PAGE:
FREE Hair Care Report!!

I know…  It’s been a minute since my last natural hair update, but I am still on my natural hair journey.

For the record, having natural hair has not interfered with my running, CrossFit, and now training for my first Figure Competition.  Once you learn how to care for your natural hair, you’ll experience the freedom that the rest of us natural curlies know all about.

On June 26, 2010, I walked into KinHairitage Salon/Spa and met ShidaNatural.  From the moment I saw ShidaNatural, her big curly hair and her spunky personality inspired me!  Later in the consultation, she wowed me with her cavernous knowledge of the care and maintenance of natural hair.

I learned more in the nearly two-hours that I spent with ShidaNatural than I did in over 20 years of salon hopping trying to get the latest cut, perm, braids or weave.  Where have you been for most of my life?

Three years into my natural hair journey, I credit by knowledge base to ShinaNatural.  We recently chatted.  To my pleasure, I learned that she is working toward launching a book, “101 Natural Hair Care Tips for Curly, Kinky, and Coily Hair- Get ShidaNaturalized!!!”   Hurry ShidaNatural, I can’t wait to get my hands on a copy of your book!!

One of these days, I will consider myself an expert on “my” hair.  Nevertheless, I am consistently solicited with endless hair care questions, such as “How did you get your hair like that?”  “What do you use on your hair?” and “Who does your hair?”

To discover the best way to care for curly, kinky, and coily hair, you just have to read ShidaNatural’s “FREE” special report,

“How to Care for Natural Curly, Kinky, and Coily Hair so that you Get the Best Styling Results ~ My Top 6 Tips”

 Happy readings!

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Here Is A Great Protective Syle

The summer is my favorite season to rock my wild and natural curls. I especially enjoy the unpredictability of my hair and how my curls respond to the heat, humidity, and hot radiant sun. The color becomes more vivid and my fro grows bigger and wilder as the day goes longer.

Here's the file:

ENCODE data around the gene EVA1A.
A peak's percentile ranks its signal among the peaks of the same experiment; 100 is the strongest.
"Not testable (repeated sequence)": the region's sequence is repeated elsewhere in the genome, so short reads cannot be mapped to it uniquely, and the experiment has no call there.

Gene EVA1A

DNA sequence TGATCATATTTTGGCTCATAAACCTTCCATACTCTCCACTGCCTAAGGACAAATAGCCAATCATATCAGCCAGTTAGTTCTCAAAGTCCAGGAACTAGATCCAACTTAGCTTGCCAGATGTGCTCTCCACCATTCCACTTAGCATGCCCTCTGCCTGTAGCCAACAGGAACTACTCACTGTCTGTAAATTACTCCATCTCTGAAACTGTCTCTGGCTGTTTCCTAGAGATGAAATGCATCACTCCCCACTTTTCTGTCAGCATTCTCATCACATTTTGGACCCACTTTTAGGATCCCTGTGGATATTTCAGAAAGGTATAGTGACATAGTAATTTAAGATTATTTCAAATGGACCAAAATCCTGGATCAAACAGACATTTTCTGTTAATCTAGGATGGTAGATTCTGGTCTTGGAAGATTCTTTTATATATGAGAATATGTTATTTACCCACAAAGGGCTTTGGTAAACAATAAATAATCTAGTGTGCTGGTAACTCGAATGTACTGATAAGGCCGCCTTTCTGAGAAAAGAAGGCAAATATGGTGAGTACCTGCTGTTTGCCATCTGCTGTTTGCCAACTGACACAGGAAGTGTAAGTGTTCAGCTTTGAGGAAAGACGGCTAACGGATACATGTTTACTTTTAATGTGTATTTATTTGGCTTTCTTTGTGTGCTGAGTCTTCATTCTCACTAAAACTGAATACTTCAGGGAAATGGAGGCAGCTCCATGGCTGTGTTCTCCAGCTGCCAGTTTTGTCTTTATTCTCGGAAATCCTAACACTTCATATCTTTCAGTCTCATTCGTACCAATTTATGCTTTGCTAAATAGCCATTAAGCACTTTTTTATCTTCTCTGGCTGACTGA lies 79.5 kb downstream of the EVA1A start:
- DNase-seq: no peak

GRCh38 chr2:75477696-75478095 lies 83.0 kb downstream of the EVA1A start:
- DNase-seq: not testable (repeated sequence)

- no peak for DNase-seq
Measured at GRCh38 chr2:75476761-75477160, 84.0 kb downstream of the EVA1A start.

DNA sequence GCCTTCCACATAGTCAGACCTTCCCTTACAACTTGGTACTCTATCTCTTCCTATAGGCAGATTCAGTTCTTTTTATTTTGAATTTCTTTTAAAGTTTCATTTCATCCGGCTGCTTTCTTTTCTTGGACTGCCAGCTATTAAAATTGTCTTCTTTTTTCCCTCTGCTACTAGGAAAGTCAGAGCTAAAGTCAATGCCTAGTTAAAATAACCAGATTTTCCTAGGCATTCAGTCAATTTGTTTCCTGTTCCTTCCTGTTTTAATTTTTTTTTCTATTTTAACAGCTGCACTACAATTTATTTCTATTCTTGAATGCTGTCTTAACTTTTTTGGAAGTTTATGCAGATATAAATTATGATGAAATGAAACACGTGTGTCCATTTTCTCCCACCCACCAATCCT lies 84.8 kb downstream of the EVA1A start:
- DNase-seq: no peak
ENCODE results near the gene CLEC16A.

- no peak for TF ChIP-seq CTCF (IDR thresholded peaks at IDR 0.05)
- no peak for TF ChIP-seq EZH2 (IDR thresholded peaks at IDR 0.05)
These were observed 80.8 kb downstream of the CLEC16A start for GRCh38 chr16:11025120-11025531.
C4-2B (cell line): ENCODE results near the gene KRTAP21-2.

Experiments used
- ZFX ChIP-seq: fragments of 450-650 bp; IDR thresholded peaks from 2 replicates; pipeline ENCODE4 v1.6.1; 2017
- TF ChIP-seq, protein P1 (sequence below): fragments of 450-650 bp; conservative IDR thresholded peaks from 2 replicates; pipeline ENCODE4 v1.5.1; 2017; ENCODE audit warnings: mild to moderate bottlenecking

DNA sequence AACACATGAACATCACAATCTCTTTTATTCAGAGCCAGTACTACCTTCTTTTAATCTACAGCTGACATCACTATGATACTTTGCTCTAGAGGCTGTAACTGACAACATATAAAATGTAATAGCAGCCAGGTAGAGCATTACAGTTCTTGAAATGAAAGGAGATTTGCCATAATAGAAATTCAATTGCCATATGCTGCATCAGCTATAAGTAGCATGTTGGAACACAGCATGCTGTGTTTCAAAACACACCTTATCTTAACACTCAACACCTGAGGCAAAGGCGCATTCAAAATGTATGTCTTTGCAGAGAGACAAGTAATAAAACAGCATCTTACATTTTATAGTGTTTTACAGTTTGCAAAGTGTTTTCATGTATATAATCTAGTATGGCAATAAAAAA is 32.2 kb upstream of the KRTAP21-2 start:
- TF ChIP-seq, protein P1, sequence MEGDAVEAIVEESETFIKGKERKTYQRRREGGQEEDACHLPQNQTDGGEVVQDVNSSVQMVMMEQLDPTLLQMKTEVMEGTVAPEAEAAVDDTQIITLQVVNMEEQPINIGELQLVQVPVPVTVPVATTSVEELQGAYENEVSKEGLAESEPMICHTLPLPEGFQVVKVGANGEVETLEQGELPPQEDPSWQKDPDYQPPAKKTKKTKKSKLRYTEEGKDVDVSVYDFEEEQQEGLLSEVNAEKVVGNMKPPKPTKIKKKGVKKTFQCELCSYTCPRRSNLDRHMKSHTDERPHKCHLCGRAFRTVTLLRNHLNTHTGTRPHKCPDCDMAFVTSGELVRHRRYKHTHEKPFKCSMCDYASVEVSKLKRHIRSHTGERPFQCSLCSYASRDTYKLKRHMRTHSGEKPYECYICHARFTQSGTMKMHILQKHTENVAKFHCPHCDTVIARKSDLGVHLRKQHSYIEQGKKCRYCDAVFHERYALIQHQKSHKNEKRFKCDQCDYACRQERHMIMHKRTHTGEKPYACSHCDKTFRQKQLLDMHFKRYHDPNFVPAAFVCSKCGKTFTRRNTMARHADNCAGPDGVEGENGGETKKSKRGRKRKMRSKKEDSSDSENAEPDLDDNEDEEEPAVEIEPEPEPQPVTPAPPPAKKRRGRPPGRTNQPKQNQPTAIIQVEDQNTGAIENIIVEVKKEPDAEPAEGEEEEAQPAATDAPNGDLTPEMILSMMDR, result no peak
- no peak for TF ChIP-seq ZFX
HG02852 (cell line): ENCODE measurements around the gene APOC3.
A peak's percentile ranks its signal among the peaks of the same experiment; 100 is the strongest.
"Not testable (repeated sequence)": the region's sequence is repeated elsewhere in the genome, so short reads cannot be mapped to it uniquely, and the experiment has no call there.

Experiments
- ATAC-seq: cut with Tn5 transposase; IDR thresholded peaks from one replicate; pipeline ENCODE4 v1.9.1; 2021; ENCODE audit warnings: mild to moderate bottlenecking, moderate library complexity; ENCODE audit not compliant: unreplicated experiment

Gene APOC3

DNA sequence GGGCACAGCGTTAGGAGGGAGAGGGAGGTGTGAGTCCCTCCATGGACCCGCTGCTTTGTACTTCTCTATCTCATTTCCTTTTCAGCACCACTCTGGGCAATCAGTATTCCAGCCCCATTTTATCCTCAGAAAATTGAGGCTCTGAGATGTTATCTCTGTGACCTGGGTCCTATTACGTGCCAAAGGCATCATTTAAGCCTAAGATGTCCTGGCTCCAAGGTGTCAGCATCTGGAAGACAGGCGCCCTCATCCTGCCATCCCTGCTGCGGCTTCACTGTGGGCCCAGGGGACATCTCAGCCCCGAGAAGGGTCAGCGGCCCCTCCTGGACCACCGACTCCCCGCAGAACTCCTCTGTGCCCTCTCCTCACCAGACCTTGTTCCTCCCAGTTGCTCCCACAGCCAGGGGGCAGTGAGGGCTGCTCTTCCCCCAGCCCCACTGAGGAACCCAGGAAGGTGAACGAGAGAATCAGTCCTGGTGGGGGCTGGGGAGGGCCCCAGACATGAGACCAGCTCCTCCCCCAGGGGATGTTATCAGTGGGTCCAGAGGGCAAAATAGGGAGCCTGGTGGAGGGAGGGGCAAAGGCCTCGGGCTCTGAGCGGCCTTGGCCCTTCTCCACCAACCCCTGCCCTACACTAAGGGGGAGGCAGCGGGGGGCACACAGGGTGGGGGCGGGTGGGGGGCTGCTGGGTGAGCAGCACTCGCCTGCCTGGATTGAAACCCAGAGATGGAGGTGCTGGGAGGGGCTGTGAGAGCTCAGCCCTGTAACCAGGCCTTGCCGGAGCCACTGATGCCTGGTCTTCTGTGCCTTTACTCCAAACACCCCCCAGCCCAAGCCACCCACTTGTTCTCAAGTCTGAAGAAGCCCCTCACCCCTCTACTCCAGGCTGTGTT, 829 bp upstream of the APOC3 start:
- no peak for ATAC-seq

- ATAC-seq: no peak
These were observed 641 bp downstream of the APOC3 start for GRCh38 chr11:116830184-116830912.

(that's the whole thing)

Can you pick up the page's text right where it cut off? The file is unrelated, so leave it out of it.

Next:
Back in the day when I was permed, the sizzling hot summer days constantly held me hostage to closed windows and air conditioning in my car, and major dilemmas of how to style my hair after a long ten-mile run.

Now, I’m free to be me!  Hairs that are out-of-place are in place and exactly where they belong.  Three years into my journey, I am having more fun than ever.

With September only one week away, it is time for me to transition to the new school year. The spare time that I indulged in July and August will soon quickly disappear. The slots will be filled with strict early morning routines, football practice, home work, dinner, and barely enough time to get to CrossFit. Oh, and I left out my hair in the mix.  Length retention means more time required to co-wash, condition, moisturize, twist, and style. Whew!

So what’s a curly girl to do?  Visit her favorite stylist to find the perfect protective style. I am so excited! I decided to go with temporary loc extensions, styled by the one and only Vicky at KinHairitage.  After staring in envy at several photos posted by KH, I knew exactly what I wanted.

My natural hair is safely tucked away and my new regime is reduced to moisturizing my roots and grabbing a satin bonnet at night.  And the best part…  after a long run or CrossFit, no hair maintenance is required!   Heeeey!  I can sleep a few minutes later now too.  Check out my new style.

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Loving the highlights!

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Styled and photographed by stylists Victoria at KinHairitage Salon

 


Slept in Later

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For me, going to the hair salon on a Sunday is a privilege. Other than a morning or afternoon jog, my calendar stays clear and I consider the day to be my day of rest.

That said, today was the second time that I took my son to the salon (KinHairitage) for his loc maintenance on a Sunday. His last appointment was at 10 a.m. and he was super unhappy about having to get up early on “his” day to sleep late. The nerve of him! Like he works a job or somethin’. These kids are a trip. I really do understand the wish to sleep late, but come on, he’s got a good behind life… He can nap anytime he’s home. Lol! Anyway, today’s appointment was at 2 p.m. – he was cool with the pm appointment.

Three months have passed since his baby locs were started and his hair is progressing nicely. What am I most surprised at? He remembers to wear his stocking cap at night. Even on the weekends when he goes to bed later, he still remembers to cover his hair at 12 midnight. Thank goodness!! Although Tailor still tells me that he loves his hair, his actions corroborate his declaration, which pleases this mom BIG time.